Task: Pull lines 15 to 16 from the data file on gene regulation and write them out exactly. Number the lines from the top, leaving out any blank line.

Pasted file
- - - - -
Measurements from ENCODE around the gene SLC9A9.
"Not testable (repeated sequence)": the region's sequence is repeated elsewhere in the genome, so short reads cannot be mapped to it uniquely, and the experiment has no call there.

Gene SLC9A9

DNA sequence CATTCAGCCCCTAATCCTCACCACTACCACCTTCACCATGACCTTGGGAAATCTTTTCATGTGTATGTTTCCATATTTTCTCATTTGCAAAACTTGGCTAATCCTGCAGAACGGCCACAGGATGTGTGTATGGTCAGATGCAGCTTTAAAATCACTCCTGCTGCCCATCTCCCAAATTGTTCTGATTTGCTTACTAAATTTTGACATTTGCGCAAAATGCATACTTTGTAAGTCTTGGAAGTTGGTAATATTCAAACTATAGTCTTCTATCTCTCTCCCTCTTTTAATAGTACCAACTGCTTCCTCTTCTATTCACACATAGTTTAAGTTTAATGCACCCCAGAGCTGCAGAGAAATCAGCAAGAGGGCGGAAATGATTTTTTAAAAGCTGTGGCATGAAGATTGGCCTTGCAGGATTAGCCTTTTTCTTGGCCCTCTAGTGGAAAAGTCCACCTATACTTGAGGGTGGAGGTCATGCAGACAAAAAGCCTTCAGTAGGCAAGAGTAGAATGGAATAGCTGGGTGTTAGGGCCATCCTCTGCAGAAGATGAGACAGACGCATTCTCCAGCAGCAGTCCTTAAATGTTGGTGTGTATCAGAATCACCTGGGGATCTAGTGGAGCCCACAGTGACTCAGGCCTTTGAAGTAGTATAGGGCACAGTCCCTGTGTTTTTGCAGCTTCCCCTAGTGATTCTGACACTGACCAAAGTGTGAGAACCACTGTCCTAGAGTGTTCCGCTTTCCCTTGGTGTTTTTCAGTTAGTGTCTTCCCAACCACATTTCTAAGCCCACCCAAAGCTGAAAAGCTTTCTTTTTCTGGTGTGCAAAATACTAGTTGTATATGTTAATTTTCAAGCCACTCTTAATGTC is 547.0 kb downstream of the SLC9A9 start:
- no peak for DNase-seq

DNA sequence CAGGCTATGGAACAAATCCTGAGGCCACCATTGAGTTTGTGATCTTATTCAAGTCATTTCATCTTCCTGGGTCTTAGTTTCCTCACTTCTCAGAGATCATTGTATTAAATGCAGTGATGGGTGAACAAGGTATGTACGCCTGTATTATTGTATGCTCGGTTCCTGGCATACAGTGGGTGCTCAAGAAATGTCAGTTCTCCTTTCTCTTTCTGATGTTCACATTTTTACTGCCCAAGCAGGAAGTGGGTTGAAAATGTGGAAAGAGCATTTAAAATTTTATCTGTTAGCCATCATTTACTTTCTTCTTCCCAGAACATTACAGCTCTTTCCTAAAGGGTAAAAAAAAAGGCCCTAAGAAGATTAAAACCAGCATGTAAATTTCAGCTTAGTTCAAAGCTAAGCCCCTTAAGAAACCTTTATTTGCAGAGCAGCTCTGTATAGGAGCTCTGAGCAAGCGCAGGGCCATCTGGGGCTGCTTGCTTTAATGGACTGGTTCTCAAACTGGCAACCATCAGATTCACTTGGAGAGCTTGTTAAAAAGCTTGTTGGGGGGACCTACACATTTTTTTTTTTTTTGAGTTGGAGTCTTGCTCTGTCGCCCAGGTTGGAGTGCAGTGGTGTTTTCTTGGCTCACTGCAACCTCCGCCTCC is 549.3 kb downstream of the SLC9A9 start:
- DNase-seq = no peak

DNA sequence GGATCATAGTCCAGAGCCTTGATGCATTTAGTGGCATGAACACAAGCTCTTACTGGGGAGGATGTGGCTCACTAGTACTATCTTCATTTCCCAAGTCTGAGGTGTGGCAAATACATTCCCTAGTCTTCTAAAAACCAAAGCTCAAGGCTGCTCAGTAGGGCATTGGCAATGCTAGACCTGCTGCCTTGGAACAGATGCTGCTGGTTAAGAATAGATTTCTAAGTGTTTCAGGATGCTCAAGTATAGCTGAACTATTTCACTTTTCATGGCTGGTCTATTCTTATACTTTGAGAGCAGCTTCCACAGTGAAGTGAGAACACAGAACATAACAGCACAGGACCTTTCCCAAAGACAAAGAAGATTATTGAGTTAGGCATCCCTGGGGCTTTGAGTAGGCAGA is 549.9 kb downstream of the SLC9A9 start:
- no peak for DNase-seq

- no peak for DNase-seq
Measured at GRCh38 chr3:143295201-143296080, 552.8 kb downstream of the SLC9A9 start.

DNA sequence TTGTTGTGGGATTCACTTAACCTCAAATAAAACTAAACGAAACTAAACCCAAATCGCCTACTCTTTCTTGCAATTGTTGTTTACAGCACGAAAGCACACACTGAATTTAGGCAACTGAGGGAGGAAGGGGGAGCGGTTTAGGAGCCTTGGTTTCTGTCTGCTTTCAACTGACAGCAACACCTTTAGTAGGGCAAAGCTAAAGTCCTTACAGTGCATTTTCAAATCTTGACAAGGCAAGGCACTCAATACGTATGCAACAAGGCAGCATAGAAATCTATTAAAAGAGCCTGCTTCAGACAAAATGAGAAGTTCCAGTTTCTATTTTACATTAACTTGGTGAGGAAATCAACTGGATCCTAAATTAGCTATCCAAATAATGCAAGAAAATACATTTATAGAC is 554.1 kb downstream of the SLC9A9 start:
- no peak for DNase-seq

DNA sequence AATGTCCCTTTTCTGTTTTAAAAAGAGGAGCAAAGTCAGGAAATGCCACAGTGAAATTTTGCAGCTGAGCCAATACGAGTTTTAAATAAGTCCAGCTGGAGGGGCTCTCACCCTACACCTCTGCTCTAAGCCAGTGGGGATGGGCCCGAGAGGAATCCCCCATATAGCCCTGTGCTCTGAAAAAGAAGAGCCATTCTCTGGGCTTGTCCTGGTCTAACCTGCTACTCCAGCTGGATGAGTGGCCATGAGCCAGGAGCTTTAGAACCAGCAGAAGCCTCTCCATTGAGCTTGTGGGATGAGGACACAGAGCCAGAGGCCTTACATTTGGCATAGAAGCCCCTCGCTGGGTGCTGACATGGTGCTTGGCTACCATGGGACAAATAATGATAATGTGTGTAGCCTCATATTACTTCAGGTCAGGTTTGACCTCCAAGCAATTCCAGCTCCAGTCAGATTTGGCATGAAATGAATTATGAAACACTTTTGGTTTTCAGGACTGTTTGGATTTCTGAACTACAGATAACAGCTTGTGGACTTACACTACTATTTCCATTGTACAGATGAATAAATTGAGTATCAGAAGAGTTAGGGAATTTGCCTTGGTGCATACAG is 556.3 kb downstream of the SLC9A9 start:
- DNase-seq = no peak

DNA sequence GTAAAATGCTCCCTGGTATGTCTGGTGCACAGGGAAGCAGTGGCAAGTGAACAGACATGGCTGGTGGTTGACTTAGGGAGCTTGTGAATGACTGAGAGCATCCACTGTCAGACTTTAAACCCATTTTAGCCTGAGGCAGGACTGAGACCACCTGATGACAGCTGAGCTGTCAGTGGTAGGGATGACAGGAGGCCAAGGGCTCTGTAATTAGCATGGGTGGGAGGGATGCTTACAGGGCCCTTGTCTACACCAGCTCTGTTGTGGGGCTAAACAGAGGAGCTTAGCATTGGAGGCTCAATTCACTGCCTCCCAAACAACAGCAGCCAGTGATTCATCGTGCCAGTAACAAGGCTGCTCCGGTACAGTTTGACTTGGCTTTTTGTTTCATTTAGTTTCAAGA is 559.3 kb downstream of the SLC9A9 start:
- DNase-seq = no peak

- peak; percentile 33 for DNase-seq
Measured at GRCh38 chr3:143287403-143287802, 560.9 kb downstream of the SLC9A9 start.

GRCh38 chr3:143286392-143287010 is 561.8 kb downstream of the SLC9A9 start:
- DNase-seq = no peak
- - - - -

- DNase-seq = no peak

DNA sequence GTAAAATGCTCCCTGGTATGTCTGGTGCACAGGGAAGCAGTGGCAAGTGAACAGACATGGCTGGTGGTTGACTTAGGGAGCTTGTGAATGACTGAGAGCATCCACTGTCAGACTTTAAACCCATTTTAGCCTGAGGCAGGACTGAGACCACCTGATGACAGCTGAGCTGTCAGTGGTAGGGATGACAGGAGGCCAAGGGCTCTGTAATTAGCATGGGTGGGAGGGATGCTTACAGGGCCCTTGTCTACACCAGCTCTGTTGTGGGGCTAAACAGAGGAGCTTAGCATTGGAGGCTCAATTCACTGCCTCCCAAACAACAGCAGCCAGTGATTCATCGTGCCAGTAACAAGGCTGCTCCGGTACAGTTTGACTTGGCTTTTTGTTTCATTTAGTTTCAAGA is 559.3 kb downstream of the SLC9A9 start: